Fast Fashion to a Circular Economy; is Sustainability the New Normal?

Fast Fashion to a Circular Economy; is Sustainability the New Normal?

Fast fashion is increasingly moving to a circular economy model- this begs the question: is sustainability the new normal for the consumer product industry?

H&M, the second-largest textiles retailer globally, with over 5000 stores, are making a conscious effort to reduce their environmental footprint and move towards a circular business model. Sustainability is no longer an option for fashion brands. Consumers are asking for brand transparency and to see proof of change, as sustainable fashion becomes the new normal.

The issue with sustainability is, it’s not regulated. It is not governed by a particular set of guidelines. It remains dependent on both the honesty and transparency of multi-national manufacturers.

“It’s a mindset, a movement that – although noble – isn’t automatically meaningful or impactful on a concrete level.” Consumers often fall into the trap of believing a brand is sustainable, when in fact many brands use the term to indicate only a vague intention to move towards change.

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Fast Fashion to a Circular Economy; is Sustainability the New Normal?

The fashion industry has been regarded as one of the most wasteful industries. The current system for producing, distributing, and using clothing operates in an almost completely linear way. 

Large amounts of non-renewable resources are extracted to produce clothes that are often used for only a short period, after which the materials are largely lost to landfill or incineration.

H&M has partnered with the Ellen Macarthur Foundation to practice more sustainable initiatives in their stores globally, and become a ‘cradle-to-cradle’ brand – a term used for processes that intend to keep materials within a circular economy, conscious of their end of life at the beginning of the design process. Their main focuses are circularity, upcycle and transparency.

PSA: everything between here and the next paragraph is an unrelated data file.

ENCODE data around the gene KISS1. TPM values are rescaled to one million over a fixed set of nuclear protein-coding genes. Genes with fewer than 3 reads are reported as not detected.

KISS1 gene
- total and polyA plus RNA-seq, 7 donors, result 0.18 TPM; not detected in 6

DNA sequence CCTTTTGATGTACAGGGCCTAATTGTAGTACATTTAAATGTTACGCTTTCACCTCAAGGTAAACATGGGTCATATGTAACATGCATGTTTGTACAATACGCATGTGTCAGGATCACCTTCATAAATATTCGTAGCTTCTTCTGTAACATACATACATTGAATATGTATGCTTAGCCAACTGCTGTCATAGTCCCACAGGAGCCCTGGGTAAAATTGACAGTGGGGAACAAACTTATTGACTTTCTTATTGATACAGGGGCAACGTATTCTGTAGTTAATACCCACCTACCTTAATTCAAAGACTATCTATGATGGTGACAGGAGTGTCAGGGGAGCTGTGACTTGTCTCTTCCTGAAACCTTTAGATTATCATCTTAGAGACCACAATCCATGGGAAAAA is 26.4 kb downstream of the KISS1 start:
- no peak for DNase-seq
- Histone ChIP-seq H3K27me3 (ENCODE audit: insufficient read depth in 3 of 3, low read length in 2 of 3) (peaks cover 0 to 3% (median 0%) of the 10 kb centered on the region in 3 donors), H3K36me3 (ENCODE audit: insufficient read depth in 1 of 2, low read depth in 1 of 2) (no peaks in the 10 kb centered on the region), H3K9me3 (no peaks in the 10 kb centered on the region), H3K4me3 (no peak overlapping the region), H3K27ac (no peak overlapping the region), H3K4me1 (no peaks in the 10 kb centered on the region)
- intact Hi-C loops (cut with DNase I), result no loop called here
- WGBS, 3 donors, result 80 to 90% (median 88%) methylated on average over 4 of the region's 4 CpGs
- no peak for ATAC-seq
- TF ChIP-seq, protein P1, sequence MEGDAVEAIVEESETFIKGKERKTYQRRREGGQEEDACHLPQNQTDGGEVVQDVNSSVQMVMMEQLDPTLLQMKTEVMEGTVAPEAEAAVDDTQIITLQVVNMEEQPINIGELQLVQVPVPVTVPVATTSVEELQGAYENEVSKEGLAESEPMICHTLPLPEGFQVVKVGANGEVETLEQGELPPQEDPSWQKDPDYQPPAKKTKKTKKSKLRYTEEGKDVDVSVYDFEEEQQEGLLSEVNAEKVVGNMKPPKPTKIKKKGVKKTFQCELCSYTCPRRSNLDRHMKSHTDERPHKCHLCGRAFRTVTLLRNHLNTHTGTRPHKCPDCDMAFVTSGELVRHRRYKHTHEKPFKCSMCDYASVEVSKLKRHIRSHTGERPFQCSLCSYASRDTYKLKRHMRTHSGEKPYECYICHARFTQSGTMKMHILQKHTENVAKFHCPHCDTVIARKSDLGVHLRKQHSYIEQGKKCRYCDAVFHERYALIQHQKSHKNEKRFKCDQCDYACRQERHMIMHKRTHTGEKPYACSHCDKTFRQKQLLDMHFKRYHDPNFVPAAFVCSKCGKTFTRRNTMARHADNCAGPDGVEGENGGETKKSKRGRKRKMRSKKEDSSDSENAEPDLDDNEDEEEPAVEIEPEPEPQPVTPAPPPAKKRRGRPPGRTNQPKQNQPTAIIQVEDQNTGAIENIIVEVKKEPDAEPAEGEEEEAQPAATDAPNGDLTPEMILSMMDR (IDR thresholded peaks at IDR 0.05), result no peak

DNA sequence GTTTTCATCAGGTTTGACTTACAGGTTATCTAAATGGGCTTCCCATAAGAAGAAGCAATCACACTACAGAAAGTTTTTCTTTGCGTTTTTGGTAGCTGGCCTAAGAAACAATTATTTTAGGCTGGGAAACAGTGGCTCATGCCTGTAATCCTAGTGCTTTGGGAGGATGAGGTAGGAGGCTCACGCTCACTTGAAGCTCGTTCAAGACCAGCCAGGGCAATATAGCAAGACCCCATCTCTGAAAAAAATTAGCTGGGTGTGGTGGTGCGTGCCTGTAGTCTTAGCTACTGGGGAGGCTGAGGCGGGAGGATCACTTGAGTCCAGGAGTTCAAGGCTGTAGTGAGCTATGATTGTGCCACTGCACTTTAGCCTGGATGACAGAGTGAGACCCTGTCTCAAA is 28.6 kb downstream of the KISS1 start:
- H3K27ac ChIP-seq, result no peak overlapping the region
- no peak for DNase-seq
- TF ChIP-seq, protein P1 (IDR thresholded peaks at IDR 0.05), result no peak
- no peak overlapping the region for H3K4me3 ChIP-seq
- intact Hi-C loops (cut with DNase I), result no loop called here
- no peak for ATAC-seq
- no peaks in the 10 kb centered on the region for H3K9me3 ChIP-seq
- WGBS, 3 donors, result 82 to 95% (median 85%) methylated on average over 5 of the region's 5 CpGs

Advances in recycling technology have led to innovative solutions, such as H&M’s coined ‘Green Machine.’ A first of its kind in separating and recycling polyester and cotton-blended clothing into new fibres and cellulose powder. 

The breakthrough was made when the quality is left intact as the process does not damage the fibres.

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The Green Machine:

  • Uses only heat, water, pressure and a biodegradable green chemical.
  • Is cost effective and time efficient.
  • Generates no secondary pollution since it’s a closed loop where the water, heat and chemicals are used again and again.

At H&M’s flagship store in Stockholm, customers can pay a nominal amount to have unwanted clothing transformed into new garments through the Green Machine method.

It’s a modest achievement, but one that may represent a turning point for an industry that struggles with waste and relies heavily on virgin polyester. The Ellen MacArthur Foundation estimates that less than 1 percent of materials used to produce garments is recycled into new ones.

As Innovation Lead at H&M Foundation Erik Bang stated, “The Green Machine is a technological milestone as well as an economical one. We are close to not only recycling blend textiles at scale but also making it affordable for all, killing the myth of sustainability being a costly compromise. We can’t settle for less if we’re serious about stopping climate change.”

H&M is holding themselves accountable to move from fast fashion to circular. However, these developments will only transform the fashion world as long as customers buy-in. The look and feel — as well as the price — have to work. 

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